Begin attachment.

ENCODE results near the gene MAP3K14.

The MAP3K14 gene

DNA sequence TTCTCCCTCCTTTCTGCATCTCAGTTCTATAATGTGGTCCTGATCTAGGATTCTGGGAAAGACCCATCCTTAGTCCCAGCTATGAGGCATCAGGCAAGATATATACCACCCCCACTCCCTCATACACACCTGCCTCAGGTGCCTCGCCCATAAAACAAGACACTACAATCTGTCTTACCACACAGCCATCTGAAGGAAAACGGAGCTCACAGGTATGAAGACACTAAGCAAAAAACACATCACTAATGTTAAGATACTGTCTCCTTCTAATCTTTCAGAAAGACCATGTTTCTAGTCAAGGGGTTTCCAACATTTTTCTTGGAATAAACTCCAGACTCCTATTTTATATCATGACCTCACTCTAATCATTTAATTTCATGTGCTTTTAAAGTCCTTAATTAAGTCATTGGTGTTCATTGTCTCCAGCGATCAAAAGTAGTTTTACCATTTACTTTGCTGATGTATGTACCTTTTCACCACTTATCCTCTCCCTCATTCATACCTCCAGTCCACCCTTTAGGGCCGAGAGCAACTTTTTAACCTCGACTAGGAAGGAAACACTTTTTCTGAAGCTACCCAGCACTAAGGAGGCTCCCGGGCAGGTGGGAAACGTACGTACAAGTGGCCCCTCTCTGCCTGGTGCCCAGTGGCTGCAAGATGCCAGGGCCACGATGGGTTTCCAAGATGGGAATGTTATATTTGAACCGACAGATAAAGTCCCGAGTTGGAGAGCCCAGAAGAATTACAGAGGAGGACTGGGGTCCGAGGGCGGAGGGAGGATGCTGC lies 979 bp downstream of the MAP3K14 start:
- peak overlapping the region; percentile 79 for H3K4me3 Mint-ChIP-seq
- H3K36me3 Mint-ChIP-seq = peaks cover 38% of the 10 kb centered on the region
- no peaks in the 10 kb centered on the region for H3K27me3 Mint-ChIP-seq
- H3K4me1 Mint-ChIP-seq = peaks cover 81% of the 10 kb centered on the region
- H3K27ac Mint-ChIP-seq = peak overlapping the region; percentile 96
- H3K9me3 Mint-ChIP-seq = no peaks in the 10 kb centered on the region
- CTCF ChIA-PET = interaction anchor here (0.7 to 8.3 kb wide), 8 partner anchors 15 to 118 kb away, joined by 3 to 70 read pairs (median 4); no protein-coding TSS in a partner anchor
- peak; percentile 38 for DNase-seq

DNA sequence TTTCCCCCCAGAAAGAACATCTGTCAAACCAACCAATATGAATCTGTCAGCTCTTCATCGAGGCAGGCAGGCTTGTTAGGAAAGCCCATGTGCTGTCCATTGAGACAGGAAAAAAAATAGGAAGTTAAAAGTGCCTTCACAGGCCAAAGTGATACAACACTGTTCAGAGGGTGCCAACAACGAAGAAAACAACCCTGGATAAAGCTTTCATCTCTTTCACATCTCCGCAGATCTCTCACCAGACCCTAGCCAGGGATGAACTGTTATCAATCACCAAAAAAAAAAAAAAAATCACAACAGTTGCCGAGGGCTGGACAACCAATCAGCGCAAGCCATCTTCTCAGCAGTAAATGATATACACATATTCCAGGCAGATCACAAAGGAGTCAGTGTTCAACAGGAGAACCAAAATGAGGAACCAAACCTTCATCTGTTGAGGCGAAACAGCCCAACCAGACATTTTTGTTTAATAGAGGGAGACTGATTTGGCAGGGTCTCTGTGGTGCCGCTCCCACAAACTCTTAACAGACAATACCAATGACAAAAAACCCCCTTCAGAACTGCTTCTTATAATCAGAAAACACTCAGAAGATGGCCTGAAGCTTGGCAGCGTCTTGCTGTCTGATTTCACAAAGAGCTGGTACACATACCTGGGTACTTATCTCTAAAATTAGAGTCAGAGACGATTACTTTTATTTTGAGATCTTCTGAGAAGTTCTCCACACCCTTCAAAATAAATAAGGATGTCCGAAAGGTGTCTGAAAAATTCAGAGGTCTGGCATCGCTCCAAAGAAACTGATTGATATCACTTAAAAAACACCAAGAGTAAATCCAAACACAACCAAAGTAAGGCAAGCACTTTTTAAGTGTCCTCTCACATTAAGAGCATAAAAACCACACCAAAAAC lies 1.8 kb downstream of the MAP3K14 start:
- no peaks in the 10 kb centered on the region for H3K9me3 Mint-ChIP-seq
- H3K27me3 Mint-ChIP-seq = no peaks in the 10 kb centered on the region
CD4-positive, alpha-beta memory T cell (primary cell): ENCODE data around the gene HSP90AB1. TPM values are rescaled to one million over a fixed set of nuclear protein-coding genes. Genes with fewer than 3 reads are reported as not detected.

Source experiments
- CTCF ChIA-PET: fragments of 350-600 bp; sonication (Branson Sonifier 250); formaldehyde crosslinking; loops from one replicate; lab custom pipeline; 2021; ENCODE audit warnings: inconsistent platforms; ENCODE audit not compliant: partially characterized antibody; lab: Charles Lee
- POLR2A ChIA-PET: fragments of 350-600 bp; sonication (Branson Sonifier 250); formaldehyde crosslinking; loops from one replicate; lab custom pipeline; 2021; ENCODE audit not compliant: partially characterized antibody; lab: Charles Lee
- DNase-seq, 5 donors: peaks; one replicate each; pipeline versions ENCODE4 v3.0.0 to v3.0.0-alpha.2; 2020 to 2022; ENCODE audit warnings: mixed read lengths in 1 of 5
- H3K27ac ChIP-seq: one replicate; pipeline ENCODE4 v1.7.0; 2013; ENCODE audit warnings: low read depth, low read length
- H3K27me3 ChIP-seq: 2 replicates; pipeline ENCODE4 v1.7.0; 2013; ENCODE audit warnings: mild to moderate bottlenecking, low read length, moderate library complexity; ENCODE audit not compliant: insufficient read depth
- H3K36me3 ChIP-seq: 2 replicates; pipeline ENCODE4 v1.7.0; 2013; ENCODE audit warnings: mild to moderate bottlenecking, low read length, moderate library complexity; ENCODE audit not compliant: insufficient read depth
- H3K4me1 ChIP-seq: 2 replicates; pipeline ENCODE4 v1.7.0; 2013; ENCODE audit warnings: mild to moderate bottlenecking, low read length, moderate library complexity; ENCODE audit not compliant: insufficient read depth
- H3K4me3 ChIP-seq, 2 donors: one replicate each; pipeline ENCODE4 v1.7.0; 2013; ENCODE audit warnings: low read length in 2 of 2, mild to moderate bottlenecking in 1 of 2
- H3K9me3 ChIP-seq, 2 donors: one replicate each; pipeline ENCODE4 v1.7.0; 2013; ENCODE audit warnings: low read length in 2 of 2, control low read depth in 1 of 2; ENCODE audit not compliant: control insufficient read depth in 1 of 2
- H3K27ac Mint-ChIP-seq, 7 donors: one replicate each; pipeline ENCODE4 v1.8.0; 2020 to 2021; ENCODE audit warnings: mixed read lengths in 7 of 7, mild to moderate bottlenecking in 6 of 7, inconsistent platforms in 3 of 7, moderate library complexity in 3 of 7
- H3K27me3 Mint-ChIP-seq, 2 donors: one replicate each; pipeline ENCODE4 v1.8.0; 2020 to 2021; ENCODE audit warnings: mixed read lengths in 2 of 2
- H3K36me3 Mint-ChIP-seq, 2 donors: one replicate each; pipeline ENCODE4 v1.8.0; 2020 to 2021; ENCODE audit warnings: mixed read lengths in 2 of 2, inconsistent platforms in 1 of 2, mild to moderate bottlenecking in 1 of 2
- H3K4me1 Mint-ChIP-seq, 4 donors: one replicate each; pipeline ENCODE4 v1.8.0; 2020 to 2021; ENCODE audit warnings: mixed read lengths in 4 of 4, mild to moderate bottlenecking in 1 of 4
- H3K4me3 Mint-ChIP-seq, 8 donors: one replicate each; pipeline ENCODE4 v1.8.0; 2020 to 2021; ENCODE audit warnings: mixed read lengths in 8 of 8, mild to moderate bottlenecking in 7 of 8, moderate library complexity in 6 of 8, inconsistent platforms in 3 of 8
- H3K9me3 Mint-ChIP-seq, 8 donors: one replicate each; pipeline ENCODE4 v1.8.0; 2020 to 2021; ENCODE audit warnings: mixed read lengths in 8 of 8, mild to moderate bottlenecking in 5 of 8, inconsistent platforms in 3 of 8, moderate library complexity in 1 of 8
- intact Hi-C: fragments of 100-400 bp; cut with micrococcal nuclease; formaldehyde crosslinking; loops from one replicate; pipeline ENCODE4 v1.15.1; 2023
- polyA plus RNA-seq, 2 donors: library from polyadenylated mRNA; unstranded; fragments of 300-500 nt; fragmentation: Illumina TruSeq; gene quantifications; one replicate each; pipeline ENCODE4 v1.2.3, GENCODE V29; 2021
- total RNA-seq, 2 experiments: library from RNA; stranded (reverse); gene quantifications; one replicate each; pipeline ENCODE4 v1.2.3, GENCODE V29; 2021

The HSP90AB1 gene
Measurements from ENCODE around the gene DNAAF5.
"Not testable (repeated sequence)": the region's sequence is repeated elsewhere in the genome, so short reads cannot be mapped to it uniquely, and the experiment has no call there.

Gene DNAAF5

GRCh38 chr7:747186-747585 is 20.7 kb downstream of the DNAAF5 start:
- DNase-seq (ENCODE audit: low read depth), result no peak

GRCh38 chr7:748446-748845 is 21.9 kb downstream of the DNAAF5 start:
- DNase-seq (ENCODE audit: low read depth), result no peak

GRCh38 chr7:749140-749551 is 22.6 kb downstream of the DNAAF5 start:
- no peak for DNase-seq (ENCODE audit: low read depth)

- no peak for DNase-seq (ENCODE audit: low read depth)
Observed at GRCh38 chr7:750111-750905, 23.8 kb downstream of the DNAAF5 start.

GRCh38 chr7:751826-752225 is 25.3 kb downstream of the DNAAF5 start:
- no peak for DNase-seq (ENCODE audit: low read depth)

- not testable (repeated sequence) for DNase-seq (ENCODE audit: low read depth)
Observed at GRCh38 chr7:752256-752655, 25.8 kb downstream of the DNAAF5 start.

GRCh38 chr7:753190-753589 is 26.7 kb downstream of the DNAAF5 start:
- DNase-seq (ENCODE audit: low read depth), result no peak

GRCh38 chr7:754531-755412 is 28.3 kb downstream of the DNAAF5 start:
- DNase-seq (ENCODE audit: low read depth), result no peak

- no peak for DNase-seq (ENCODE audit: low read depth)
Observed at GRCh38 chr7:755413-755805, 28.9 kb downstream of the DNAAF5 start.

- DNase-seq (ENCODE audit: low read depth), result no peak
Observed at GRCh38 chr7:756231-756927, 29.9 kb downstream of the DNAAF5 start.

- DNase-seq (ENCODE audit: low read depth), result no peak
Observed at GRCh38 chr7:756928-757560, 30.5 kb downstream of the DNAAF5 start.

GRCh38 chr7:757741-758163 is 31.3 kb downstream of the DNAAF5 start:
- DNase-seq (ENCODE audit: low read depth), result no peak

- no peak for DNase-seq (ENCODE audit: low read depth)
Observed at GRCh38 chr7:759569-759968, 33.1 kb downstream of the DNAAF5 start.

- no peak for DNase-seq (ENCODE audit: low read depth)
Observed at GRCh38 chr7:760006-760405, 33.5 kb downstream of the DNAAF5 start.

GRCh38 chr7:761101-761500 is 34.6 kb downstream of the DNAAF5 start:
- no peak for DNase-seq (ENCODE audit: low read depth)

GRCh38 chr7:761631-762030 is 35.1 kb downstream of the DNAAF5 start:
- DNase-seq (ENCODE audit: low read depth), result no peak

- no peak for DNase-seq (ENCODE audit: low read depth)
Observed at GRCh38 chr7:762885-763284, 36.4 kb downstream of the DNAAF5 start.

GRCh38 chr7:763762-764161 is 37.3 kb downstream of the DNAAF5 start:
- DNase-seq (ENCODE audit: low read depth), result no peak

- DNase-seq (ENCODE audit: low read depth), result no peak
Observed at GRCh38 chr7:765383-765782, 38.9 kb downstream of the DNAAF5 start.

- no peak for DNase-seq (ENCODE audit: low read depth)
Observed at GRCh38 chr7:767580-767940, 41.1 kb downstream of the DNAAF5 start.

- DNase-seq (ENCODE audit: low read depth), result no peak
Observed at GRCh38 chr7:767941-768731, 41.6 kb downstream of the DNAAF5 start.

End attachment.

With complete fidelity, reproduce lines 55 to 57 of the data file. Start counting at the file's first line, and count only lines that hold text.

- no peak for DNase-seq (ENCODE audit: low read depth)
Observed at GRCh38 chr7:755413-755805, 28.9 kb downstream of the DNAAF5 start.

- DNase-seq (ENCODE audit: low read depth), result no peak